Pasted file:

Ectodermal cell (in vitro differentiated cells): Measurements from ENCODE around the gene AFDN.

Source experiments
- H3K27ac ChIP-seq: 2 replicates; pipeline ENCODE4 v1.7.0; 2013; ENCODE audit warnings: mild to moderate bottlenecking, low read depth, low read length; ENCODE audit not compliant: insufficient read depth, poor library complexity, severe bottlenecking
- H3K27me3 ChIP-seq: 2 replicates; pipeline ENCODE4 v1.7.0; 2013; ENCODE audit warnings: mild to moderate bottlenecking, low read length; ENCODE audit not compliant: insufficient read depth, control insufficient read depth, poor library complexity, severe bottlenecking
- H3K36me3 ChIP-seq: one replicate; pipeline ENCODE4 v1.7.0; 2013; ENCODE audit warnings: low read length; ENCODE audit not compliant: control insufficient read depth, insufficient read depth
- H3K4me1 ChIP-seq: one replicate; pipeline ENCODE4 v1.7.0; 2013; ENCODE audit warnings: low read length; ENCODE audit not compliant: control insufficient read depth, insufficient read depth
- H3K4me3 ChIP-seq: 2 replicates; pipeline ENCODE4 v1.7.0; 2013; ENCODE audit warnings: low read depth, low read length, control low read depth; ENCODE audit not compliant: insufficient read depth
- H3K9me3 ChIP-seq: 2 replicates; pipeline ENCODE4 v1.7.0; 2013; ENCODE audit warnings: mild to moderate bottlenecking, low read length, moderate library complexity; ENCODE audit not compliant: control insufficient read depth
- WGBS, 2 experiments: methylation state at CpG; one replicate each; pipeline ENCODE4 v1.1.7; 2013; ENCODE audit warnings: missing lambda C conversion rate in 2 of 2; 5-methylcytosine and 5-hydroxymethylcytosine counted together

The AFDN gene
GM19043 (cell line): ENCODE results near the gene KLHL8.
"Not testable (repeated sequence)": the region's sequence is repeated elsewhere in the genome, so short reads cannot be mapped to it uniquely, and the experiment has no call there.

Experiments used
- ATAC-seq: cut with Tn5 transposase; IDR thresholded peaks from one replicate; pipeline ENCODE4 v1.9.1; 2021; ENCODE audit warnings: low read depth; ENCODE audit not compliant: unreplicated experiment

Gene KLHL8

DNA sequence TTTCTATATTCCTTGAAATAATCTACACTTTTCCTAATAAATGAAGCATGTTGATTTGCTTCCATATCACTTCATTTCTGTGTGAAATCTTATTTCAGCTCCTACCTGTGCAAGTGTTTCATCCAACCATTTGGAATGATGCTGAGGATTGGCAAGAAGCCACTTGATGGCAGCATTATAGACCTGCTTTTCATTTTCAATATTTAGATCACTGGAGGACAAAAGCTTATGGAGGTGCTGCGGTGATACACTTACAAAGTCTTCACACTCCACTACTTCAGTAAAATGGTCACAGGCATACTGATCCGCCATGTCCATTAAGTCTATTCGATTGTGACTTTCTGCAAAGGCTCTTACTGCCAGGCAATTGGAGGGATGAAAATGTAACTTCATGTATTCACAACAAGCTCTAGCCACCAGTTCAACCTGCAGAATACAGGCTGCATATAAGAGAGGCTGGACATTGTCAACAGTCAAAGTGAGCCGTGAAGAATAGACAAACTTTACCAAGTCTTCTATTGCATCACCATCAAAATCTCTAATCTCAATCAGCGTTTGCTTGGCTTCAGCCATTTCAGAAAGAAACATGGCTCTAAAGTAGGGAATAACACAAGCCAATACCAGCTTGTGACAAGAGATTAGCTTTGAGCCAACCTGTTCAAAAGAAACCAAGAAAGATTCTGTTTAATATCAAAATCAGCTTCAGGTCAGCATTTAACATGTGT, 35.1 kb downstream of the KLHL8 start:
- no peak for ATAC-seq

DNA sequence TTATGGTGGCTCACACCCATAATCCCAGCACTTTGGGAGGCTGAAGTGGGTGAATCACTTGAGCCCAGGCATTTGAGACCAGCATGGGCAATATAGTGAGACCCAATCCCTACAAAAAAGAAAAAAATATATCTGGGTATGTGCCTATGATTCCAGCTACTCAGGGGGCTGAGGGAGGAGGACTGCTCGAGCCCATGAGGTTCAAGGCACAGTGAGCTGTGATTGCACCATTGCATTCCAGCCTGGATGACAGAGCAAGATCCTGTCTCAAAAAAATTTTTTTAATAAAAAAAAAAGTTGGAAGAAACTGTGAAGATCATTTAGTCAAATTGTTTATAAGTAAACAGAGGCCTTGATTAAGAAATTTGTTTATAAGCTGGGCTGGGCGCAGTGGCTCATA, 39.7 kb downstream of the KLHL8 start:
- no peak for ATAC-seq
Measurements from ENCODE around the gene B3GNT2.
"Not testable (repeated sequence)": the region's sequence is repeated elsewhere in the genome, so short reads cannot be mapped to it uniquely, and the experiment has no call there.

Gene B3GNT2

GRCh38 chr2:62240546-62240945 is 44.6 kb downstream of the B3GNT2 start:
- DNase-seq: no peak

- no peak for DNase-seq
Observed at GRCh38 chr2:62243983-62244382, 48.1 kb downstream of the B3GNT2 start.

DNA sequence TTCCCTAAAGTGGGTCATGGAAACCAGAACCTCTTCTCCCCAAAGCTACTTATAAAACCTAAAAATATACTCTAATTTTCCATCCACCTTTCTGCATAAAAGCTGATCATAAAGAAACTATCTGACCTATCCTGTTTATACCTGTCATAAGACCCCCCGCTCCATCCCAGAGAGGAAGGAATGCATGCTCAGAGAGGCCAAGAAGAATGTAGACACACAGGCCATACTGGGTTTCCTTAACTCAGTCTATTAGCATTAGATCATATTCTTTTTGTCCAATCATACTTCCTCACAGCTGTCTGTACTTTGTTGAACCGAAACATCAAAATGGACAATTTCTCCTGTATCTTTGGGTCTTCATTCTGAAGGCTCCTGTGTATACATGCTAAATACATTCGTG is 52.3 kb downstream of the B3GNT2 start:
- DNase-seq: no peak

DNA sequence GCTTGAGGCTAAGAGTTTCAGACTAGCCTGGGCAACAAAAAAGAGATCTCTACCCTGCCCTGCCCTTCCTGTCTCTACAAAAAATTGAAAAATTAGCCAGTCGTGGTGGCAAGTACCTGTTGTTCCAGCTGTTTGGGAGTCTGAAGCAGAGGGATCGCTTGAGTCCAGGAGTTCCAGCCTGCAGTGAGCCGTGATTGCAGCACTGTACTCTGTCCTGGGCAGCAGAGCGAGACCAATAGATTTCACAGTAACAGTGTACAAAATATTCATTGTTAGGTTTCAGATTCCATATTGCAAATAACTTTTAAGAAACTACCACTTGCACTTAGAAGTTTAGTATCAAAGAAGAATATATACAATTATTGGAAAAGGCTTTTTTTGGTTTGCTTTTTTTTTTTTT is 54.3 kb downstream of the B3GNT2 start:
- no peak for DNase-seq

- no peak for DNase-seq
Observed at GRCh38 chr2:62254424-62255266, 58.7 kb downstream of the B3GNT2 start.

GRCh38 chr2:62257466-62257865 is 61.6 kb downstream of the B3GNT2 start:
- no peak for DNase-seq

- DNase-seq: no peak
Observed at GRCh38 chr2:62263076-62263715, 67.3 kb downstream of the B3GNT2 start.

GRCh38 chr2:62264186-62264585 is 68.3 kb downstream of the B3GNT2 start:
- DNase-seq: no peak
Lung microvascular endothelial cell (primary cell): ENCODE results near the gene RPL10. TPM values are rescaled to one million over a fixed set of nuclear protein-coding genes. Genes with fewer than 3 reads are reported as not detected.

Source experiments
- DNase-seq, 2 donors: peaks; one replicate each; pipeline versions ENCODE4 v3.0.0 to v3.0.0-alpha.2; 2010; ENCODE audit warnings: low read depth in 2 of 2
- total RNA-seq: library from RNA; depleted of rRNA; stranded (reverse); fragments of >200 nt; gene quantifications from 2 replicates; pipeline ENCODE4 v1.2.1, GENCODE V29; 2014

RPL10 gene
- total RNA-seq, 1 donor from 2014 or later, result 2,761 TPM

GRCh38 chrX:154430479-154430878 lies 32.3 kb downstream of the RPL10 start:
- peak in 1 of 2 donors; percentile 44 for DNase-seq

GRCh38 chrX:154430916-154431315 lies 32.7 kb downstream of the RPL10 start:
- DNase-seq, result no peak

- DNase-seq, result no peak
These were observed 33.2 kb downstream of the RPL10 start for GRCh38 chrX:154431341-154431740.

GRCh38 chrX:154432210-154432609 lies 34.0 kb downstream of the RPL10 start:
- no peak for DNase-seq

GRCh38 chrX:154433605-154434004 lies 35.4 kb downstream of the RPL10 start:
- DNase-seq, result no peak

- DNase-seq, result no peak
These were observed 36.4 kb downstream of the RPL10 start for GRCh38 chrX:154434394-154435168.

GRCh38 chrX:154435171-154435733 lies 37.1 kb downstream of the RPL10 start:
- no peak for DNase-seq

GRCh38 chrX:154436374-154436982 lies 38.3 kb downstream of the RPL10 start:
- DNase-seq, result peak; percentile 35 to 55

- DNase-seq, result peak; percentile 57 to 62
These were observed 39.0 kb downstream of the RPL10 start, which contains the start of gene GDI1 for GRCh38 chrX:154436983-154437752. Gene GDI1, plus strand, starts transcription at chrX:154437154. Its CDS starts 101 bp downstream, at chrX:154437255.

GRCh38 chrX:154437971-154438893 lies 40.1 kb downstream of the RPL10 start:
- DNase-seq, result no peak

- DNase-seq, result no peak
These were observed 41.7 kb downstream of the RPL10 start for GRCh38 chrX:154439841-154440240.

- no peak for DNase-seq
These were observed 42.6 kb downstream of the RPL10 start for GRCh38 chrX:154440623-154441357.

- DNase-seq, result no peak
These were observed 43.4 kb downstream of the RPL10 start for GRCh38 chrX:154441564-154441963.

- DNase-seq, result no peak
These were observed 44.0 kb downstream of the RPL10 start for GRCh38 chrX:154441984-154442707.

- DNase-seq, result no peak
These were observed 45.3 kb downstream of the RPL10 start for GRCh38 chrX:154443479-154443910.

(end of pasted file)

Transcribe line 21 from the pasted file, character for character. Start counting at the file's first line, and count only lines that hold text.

"Not testable (repeated sequence)": the region's sequence is repeated elsewhere in the genome, so short reads cannot be mapped to it uniquely, and the experiment has no call there.